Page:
Friday, August 25, 2017

Port of Seattle Addresses City Traffic Woes

By Karen Robes Meeks

A critical east-west street corridor for Port of Seattle freight and commuters will be receiving a significant financial boost to improve its safety and accessibility.

Civic, business and port leaders this month announced a memorandum of understanding that would dedicate up to $10 million from the port toward finishing the $123 million South Lander street bridge project and $5 million to find ways to improve traffic and safety issues on key freight and transit corridors throughout Seattle, according to the port.

“The City of Seattle, the Port of Seattle, the state of Washington, and federal leaders like United States Senators Patty Murray and Maria Cantwell all came together around this vital infrastructure project because we are all committed to building a thriving, 21st Century economy that channels our booming $38 billion maritime industry,” said Mayor Ed Murray. “I’ve worked on this project dating back to my time in the state legislature, to support our industrial and maritime economy. Our shared economic values of mobility, safety, living wage jobs, and a clean environment all aligned around this bridge to the future.”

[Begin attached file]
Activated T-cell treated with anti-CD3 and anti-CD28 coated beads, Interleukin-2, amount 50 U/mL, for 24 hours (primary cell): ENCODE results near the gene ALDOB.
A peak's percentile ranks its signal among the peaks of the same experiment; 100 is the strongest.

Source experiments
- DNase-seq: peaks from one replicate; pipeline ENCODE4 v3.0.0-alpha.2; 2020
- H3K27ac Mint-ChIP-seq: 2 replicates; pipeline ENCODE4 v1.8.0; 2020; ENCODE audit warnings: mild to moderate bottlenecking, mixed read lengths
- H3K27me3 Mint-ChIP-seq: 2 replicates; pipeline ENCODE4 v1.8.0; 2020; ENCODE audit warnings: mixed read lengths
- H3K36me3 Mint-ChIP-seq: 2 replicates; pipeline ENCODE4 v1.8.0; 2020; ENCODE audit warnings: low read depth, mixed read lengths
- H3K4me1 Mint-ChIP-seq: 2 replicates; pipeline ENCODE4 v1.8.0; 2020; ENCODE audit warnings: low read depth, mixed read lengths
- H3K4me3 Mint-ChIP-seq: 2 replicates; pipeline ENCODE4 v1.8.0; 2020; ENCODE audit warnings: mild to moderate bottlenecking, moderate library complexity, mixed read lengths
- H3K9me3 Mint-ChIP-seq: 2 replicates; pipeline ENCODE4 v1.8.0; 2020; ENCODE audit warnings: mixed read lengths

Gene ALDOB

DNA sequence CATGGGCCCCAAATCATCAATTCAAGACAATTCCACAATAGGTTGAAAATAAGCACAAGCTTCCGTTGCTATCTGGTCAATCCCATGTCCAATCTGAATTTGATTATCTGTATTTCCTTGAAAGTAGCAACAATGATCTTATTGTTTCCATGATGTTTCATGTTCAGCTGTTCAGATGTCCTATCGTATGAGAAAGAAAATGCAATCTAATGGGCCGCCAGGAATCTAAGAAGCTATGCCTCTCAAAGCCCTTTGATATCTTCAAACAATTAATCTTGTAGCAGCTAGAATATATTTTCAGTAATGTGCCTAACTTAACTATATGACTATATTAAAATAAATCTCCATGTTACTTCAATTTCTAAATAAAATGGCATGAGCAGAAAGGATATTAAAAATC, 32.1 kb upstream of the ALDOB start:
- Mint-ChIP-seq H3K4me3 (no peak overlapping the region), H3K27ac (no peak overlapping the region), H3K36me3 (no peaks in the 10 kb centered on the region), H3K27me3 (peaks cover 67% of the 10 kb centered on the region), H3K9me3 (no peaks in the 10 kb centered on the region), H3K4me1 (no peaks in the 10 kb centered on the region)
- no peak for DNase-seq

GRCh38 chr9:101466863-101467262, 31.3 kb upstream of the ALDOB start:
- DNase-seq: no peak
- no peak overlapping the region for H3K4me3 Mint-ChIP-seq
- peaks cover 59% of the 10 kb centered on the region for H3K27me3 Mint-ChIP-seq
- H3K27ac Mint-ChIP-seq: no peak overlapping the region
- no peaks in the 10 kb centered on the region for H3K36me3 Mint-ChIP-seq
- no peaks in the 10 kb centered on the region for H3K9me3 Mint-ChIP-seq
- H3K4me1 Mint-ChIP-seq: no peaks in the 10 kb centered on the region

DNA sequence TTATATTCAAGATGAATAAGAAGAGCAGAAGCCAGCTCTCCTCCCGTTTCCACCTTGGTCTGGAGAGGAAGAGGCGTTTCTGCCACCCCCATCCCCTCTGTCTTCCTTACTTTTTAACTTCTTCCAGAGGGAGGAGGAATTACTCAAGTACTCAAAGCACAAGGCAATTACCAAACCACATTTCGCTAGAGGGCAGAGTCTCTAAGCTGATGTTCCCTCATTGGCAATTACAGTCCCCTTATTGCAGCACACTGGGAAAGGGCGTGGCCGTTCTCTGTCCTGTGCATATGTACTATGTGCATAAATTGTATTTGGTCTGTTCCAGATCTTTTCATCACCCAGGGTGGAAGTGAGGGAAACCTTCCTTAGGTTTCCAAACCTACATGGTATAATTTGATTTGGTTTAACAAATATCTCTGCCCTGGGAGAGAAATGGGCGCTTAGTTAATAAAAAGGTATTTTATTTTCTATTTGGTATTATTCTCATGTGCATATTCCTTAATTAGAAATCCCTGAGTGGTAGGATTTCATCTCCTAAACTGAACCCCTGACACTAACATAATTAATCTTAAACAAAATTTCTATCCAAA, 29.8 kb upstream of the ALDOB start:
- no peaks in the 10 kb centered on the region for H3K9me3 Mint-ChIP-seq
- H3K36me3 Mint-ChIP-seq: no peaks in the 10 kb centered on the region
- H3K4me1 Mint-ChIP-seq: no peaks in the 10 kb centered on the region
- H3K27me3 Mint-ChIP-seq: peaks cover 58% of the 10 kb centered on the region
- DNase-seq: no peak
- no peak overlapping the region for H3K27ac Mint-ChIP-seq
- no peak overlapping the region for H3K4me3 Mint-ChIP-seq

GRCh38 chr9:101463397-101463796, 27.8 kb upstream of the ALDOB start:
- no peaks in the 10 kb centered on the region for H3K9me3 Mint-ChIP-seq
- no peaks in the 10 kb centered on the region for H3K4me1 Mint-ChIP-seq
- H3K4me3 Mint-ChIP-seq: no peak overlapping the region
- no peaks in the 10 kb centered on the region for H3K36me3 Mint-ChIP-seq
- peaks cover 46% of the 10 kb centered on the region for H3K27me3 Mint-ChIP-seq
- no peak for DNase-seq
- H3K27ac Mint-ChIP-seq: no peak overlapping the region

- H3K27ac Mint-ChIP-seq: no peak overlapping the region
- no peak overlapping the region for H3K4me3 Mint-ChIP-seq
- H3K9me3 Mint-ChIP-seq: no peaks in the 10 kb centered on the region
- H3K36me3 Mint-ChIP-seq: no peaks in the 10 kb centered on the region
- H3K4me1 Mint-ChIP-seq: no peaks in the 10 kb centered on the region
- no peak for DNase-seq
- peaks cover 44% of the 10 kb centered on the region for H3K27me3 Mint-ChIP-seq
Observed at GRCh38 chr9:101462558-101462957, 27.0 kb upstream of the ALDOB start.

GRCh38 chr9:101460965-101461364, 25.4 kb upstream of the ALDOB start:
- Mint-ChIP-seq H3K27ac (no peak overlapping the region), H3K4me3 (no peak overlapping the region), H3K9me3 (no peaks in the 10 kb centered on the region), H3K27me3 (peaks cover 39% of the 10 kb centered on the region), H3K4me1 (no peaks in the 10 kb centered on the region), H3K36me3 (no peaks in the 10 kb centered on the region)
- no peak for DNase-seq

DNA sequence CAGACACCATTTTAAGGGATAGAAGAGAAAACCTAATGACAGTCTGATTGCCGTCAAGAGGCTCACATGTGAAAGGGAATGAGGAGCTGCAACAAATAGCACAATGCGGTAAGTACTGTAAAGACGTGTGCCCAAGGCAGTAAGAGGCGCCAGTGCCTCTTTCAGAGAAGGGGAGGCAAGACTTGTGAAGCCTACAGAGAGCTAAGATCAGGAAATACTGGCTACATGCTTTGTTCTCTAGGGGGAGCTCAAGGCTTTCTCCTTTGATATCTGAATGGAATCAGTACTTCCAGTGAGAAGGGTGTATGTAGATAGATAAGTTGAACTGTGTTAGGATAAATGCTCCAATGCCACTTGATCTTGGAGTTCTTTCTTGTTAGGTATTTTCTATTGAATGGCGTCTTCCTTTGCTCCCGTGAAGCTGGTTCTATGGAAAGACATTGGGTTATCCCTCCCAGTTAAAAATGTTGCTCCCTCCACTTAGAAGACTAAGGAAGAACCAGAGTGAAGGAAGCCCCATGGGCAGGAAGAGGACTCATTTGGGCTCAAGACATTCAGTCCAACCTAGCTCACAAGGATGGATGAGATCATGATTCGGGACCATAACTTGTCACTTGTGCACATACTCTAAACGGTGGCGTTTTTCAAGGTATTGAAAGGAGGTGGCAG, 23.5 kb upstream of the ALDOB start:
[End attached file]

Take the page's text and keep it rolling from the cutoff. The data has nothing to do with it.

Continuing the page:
The program will create efficiency for freight, and continue the safe movement of cargo through the gateway, said Port of Seattle Commissioner John Creighton.

“This partnership will improve transportation for commuters, truckers, buses and bicyclists in these critical corridors,” he said.

Considered one of the nation’s busiest rail crossings, the South Lander Street bridge shuts down for nearly five hours a day because of rail traffic, which affects 13,000 vehicles.

Also one of Washington state’s most high-risk rail crossings, the corridor was the site of three deaths since 2011 and has reported an average of 485 track violations daily from cars, pedestrians and bicycles that ignore deployed rail barriers and cross the track.

The project, which is expected to break ground early next year, will take out all at-grade access to the tracks and result in a new four-lane bridge that will safely link 1,400 pedestrians who mainly travel between the SODO light rail station and area employers daily, according to the port.

“Washington state loses millions of dollars in economic activity because of train, truck, and urban traffic congestion at Lander Street alone,” said U.S. Senator Maria Cantwell, who helped secure an additional $45 million FASTLANE grant for the project last fall. “By moving freight faster, we can fuel our export economy and create good paying jobs.”